The Edge office building in Amsterdam is smart, really smart. It makes use of artificial intelligence to direct human behaviour in a way that no other building does. The result is an integrated building management system which synchronises the buildings users with the buildings green features, in order to optimise performance.
There are a number of constructed green buildings that can claim to be the greenest in the world. The world’s greenest sky rise has to be the Shanghai Tower in China at 632meters. The 128-storey tower was awarded the top green rating, LEED Platinum, proving that tall can also be green.
The Bullitt Centre, Seattle, USA proves you don’t have to be huge to be green. They pioneered a new approach, known as the Metered Energy Efficiency Transaction Structure (MEETS). MEETS aligns the interests of all parties – building owners, utilities, ratepayers, tenants, and investors – by turning buildings into revenue generating energy efficiency power plants.
However, The Edge Amsterdam sets itself apart by its intelligence and specifically it artificial intelligence. ‘Het nieuwe werken’ meaning ‘a new way of working’ implies just that. It’s about using information technology to direct the way people work and optimises the spaces in which it is done.
The building has all the usual green features one would expect from a premium green building. The value ad is integrating and directing human behaviour to optimise the performance of the features and design. The end result is the highest sustainability score ever awarded by British rating agency BREEAM at 98.4 percent
Here are just some of the intelligent technology and ground breaking features deployed:
- A smart phone app designed for the tenants will check a building users schedule and if required will find parking and dedicate a desk for that specific day. The informal workspace means no one has a dedicated desk – workspaces are based on ones schedule for that day and may include: sitting desk, standing desk, work booth, meeting room, balcony seat, or concentration room. Wherever you go, the app knows your preferences for light and temperature, and it tweaks the environment accordingly. Wow!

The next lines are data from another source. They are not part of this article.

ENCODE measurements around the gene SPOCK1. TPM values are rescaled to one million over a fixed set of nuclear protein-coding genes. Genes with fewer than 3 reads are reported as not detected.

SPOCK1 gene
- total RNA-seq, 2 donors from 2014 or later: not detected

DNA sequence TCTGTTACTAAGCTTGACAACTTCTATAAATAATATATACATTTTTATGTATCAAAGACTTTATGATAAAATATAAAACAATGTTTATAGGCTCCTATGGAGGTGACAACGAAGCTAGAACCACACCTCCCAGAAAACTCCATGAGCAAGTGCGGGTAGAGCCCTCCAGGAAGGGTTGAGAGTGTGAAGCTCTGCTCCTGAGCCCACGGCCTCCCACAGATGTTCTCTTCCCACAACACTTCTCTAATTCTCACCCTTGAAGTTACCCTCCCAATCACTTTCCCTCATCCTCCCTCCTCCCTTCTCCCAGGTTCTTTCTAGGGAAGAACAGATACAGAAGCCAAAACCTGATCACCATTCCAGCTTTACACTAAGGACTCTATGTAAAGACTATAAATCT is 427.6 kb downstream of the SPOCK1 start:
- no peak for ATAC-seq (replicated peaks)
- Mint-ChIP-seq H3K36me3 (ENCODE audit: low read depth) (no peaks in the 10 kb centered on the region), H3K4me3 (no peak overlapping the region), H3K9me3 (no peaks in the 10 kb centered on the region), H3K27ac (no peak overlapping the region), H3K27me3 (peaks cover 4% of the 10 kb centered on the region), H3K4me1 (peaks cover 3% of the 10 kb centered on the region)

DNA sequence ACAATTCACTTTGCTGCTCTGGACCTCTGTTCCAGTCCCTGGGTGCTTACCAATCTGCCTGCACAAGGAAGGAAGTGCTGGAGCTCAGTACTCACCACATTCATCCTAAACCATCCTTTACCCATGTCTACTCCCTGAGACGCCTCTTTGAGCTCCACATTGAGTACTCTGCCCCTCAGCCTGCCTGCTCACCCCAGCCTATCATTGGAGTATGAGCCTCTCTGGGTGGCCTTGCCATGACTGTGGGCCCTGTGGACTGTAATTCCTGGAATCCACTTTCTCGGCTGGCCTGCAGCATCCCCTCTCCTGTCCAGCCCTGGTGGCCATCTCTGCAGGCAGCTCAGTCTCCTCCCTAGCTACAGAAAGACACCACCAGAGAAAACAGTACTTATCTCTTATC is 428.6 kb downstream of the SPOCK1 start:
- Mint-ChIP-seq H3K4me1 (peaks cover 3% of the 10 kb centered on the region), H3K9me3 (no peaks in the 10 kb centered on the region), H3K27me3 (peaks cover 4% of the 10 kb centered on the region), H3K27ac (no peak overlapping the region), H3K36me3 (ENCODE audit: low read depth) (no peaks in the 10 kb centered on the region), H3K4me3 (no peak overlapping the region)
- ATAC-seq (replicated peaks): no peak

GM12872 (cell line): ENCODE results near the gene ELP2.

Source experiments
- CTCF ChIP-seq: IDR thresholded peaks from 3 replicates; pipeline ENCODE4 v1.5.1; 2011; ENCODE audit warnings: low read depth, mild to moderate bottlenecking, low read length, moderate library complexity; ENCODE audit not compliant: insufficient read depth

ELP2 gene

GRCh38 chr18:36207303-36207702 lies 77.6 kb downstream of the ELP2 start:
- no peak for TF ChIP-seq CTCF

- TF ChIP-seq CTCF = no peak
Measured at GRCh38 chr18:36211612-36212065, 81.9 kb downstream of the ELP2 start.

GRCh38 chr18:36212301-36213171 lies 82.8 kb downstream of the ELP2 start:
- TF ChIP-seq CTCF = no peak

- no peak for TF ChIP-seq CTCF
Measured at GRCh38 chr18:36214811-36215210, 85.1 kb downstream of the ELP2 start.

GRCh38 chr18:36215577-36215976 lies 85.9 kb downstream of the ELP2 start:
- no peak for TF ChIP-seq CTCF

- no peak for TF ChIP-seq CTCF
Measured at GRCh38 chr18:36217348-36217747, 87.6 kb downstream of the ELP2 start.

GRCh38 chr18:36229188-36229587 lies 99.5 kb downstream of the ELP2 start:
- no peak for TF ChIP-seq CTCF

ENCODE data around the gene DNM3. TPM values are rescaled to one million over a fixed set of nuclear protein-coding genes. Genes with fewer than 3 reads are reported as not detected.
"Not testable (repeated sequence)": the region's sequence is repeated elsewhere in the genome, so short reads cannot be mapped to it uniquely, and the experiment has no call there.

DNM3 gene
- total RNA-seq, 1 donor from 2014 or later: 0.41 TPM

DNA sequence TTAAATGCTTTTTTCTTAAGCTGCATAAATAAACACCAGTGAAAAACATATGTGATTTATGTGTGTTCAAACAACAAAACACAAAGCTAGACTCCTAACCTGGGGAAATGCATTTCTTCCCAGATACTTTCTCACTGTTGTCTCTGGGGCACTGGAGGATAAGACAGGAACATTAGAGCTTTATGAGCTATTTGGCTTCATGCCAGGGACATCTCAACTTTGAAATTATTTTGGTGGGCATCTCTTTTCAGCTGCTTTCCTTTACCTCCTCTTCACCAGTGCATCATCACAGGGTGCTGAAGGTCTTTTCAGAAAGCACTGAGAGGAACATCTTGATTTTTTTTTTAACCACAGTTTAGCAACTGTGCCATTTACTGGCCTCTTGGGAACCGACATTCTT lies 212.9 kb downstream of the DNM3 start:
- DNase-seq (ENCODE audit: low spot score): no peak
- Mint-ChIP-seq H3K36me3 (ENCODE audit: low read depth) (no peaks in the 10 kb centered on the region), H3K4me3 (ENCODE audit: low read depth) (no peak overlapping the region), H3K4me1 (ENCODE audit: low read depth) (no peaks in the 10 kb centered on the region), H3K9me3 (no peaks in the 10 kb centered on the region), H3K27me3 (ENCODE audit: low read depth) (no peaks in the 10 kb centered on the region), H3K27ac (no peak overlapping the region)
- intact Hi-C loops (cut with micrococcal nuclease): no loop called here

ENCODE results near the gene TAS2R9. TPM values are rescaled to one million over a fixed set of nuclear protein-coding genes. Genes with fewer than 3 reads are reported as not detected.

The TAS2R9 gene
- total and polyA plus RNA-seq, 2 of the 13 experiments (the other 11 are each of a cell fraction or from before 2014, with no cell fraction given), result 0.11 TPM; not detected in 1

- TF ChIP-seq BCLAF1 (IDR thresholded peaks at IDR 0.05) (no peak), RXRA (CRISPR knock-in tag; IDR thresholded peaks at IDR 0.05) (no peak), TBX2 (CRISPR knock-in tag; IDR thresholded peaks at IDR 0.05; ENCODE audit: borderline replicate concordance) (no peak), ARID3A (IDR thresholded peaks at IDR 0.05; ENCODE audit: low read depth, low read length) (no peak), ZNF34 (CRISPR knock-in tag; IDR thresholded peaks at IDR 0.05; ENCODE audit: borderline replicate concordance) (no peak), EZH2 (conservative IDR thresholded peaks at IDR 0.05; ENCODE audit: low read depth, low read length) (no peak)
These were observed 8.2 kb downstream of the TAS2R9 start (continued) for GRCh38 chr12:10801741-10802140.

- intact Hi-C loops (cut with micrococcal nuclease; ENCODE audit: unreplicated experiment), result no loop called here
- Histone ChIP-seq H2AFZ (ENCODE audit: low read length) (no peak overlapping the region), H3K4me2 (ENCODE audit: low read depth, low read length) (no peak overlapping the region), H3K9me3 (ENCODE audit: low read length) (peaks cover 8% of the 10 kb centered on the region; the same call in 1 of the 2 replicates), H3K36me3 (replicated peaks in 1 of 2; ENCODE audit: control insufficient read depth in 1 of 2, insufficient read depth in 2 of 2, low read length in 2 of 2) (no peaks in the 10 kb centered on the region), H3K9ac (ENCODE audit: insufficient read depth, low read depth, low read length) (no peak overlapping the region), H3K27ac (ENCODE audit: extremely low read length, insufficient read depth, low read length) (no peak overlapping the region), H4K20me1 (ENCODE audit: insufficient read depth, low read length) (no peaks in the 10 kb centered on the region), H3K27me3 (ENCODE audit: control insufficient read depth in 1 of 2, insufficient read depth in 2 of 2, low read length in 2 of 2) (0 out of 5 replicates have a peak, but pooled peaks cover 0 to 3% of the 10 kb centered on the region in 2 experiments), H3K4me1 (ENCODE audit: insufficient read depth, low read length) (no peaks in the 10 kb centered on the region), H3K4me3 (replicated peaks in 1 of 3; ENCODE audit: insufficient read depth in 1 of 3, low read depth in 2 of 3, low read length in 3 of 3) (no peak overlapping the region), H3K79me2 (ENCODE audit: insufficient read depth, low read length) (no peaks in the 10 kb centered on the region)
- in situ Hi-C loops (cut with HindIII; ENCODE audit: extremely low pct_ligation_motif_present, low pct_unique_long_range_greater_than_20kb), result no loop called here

- The super-efficient LED panels, made by Philips specifically for the Edge, require such a trickle of electricity they can be powered using the same cables that carry data for the Internet. The panels are also packed with sensors—motion, light, temperature, humidity, infrared—creating a “digital ceiling” that wires the building like synapses in a brain. All told, the Edge is packed with some 28,000 sensors.
- The atrium and its iconic slanted roof, which looks from the outside as if a wedge has been sliced off the building, floods the workspaces with daylight and provides a sound buffer from the adjacent highway and train tracks. Every workspace is within 7 meters of a window.
- About 2,500 Deloitte workers share 1,000 desks. The concept is called hot desking, and it’s supposed to encourage new relationships, chance interactions, and, just as important, efficient use of space.
- Real time reporting on energy and water use plus carbon emissions.
- There are also game rooms and coffee bars with espresso machines that remember how you like your coffee.
- Massive flat screens around every corner can be synced wirelessly with any phone or laptop.
- On days when fewer employees are expected, an entire section might even be shut down, cutting the costs of heating, cooling, lighting, and cleaning.
- A robot security guard patrols the building at night which is monitored and controlled centrally.
- It produces more electricity than it consumes as a result of its energy-saving design and use of solar and geothermal energy. The building also uses energy from solar panels located nearby at the University of Amsterdam.
The Edge sets a benchmark for all green buildings by shifting focus to the building user in order to direct a change in the way we work to optimise efficiency. It shows us that the use of artificial intelligence will become more prevalent in green buildings going forward. Hopefully the technology will also be more rewarded as green building rating tools evolve to promote better building performance.
Author: Bryan Groenendaal